Combination Therapy for Treatment of Infections with Gram-Negative Bacteria

Clin. Microbiol. Rev. July 2012 25(3): 450-470

Pranita D. Tamma, Sara E. Cosgrove, and Lisa L. Maragakis

aThe Johns Hopkins Medical Institutions, Department of Medicine, Division of Pediatric Infectious Diseases, Baltimore, Maryland, USA

bThe Johns Hopkins Medical Institutions, Department of Medicine, Division of Infectious Diseases, Baltimore, Maryland, USA

Combination antibiotic therapy for invasive infections with Gram-negative bacteria is employed in many health care facilities, especially for certain subgroups of patients, including those with neutropenia, those with infections caused by Pseudomonas aeruginosa, those with ventilator-associated pneumonia, and the severely ill. An argument can be made for empiric combination therapy, as we are witnessing a rise in infections caused by multidrug-resistant Gram-negative organisms. The wisdom of continued combination therapy after an organism is isolated and antimicrobial susceptibility data are known, however, is more controversial. The available evidence suggests that the greatest benefit of combination antibiotic therapy stems from the increased likelihood of choosing an effective agent during empiric therapy, rather than exploitation of in vitro synergy or the prevention of resistance during definitive treatment. In this review, we summarize the available data comparing monotherapy versus combination antimicrobial therapy for the treatment of infections with Gram-negative bacteria.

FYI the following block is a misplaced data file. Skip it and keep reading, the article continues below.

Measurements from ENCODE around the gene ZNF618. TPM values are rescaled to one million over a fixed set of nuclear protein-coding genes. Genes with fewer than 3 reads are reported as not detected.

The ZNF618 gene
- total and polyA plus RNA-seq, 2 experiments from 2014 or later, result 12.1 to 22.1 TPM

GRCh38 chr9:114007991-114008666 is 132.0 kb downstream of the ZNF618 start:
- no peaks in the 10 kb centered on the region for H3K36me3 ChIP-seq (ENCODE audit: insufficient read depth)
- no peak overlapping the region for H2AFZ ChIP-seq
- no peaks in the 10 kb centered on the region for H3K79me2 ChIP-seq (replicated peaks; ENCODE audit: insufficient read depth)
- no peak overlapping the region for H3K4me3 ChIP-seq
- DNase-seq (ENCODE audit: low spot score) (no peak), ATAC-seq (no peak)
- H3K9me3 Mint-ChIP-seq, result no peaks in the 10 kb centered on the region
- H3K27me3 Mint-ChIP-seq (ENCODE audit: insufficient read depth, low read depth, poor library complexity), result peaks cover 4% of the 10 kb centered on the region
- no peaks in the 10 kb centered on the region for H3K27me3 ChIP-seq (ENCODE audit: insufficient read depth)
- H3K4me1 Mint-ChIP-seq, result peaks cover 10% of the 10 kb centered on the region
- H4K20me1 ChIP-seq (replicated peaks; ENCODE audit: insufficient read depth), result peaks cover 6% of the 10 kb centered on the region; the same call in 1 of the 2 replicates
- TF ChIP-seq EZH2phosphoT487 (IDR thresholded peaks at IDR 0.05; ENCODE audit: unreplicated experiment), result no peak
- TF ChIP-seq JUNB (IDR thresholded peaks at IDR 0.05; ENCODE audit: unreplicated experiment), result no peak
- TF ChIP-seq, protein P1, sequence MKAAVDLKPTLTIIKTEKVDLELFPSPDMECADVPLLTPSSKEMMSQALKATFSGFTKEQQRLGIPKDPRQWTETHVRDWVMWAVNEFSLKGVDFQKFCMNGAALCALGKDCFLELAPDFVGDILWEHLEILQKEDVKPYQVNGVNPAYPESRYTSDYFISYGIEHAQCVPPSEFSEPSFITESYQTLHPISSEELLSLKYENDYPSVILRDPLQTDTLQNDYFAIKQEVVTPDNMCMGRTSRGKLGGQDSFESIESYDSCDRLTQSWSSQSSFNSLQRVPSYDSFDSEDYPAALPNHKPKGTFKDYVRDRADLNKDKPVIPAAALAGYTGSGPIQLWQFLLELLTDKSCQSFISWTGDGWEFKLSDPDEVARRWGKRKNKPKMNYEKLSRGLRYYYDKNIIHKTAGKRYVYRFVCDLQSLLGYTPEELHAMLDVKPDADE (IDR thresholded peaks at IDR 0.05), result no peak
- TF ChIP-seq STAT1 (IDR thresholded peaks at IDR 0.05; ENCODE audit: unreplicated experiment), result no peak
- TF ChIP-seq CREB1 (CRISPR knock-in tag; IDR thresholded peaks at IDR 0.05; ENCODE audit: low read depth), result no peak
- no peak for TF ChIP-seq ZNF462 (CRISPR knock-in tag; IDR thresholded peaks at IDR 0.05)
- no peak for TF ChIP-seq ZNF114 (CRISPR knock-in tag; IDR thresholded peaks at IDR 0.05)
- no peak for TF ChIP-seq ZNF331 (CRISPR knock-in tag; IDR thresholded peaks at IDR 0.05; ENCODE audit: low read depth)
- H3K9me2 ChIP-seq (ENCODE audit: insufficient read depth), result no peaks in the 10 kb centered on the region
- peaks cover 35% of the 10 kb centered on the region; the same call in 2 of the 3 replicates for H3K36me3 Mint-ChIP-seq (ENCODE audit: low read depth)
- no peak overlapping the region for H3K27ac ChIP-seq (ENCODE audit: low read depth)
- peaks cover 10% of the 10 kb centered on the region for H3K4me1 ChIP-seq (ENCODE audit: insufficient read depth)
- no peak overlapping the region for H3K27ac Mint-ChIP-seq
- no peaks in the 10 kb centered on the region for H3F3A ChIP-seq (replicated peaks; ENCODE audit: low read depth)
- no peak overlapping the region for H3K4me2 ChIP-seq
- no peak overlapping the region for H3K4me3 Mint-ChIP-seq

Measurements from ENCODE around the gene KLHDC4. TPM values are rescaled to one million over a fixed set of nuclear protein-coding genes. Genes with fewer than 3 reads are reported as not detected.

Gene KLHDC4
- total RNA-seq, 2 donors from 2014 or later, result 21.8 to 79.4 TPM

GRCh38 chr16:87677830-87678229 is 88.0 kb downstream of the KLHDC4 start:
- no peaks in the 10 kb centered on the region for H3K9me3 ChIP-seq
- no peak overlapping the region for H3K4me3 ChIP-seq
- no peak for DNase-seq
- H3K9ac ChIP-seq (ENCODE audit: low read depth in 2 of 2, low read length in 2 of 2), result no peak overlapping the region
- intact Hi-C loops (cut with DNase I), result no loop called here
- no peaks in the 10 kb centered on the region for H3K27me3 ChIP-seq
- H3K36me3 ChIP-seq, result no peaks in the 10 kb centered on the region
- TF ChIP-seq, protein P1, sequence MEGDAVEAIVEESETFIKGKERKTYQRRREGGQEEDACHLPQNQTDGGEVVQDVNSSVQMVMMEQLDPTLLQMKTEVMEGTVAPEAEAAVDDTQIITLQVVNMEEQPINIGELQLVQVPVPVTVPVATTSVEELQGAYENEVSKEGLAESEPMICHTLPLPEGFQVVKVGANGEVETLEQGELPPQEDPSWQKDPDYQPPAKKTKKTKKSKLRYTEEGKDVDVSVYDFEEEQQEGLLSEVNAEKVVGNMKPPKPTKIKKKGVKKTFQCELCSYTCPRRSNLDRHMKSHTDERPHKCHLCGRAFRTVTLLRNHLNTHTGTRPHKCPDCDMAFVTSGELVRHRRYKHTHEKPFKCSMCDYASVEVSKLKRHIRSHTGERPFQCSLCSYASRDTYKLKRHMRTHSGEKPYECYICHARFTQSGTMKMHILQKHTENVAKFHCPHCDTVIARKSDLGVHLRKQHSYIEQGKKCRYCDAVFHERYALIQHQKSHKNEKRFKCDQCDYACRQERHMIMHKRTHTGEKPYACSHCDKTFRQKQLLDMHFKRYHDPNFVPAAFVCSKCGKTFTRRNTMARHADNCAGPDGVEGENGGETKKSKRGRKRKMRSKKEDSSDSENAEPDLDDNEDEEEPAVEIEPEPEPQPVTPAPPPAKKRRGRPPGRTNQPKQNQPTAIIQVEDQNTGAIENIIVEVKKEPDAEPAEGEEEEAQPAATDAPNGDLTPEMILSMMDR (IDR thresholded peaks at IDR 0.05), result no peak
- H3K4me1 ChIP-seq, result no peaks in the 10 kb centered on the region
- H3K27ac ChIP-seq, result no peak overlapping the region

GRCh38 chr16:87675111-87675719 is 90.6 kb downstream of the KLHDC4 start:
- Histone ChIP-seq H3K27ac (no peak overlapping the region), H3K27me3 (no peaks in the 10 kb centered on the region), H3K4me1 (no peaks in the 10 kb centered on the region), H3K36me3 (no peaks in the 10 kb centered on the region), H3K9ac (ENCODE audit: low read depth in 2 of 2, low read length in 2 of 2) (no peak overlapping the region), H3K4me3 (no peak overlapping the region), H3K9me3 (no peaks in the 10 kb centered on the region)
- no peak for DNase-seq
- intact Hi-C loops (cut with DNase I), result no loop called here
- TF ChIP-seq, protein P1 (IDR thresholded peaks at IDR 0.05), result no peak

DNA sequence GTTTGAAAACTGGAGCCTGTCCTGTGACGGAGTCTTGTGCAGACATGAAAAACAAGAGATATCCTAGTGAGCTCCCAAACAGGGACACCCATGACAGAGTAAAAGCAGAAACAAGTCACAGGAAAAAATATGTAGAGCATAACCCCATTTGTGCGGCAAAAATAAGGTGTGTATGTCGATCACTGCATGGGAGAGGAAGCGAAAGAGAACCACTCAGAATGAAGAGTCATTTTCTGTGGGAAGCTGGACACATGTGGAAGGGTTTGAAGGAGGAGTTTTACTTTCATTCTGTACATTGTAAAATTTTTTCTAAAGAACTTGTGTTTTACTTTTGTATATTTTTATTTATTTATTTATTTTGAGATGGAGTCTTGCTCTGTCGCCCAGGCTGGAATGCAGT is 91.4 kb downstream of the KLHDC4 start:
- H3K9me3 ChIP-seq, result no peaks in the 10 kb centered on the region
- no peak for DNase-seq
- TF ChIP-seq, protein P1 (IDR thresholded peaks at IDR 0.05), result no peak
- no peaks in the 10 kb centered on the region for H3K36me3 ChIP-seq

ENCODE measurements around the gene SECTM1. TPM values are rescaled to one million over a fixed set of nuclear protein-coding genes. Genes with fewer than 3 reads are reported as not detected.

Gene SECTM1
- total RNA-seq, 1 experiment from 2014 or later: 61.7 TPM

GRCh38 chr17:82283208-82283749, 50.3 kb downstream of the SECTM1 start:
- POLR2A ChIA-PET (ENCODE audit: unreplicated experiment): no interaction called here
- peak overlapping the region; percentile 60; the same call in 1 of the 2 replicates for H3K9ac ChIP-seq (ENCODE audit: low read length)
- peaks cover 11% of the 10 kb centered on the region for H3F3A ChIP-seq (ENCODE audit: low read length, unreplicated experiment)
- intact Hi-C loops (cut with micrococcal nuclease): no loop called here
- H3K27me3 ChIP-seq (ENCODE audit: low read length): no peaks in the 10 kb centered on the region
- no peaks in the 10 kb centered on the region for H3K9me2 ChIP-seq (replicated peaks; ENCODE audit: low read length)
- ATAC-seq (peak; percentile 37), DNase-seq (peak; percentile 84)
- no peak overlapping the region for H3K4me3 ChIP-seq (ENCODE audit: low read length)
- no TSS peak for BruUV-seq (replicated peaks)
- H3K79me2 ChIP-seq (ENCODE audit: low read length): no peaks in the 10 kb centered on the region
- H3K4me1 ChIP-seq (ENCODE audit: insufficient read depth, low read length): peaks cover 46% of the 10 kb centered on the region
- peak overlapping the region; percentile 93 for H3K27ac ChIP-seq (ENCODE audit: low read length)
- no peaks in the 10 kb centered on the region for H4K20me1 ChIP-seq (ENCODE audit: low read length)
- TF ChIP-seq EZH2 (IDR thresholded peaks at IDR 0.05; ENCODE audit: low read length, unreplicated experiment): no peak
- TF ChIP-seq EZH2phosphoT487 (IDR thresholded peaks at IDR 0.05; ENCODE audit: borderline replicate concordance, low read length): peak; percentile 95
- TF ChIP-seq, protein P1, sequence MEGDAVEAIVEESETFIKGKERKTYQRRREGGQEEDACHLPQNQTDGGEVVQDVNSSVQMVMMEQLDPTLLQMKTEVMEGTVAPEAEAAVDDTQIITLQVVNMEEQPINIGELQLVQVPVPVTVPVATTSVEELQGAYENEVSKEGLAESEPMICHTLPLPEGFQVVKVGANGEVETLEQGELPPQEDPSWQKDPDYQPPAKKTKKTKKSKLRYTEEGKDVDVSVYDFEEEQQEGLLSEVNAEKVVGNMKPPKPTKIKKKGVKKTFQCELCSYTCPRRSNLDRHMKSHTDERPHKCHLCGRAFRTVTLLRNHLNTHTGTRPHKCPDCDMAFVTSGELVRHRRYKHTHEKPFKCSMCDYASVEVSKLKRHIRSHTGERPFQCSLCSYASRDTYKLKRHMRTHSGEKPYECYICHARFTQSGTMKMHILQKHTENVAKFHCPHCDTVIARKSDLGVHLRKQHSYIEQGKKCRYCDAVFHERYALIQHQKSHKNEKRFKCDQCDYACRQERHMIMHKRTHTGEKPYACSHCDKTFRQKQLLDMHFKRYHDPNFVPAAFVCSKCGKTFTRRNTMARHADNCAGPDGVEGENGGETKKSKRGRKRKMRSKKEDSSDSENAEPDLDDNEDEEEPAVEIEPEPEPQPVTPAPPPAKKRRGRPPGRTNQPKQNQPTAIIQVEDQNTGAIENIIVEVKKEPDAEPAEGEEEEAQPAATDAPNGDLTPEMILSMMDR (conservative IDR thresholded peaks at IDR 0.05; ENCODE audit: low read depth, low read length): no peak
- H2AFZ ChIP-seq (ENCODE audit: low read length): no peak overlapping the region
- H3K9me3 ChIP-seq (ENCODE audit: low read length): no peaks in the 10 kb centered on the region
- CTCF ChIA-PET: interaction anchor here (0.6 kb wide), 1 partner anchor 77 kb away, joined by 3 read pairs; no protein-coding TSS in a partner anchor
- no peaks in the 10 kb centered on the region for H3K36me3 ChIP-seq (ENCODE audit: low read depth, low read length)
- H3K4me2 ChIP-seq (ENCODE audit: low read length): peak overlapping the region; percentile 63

July 25, 2016 at 6:19 pm

Predictors of Mortality in Staphylococcus aureus Bacteremia

Clin. Microbiol. Rev. April 2012 25(2): 362-386

Sebastian J. van Hal, Slade O. Jensen, Vikram L. Vaska, Björn A. Espedido, David L. Paterson, and Iain B. Gosbell

aDepartment of Microbiology and Infectious Diseases, Sydney South West Pathology Service—Liverpool, South Western Sydney Local Health Network, Sydney, New South Wales, Australia

bAntibiotic Resistance and Mobile Elements Group, Microbiology and Infectious Diseases Unit, School of Medicine, University of Western Sydney, Sydney, New South Wales, Australia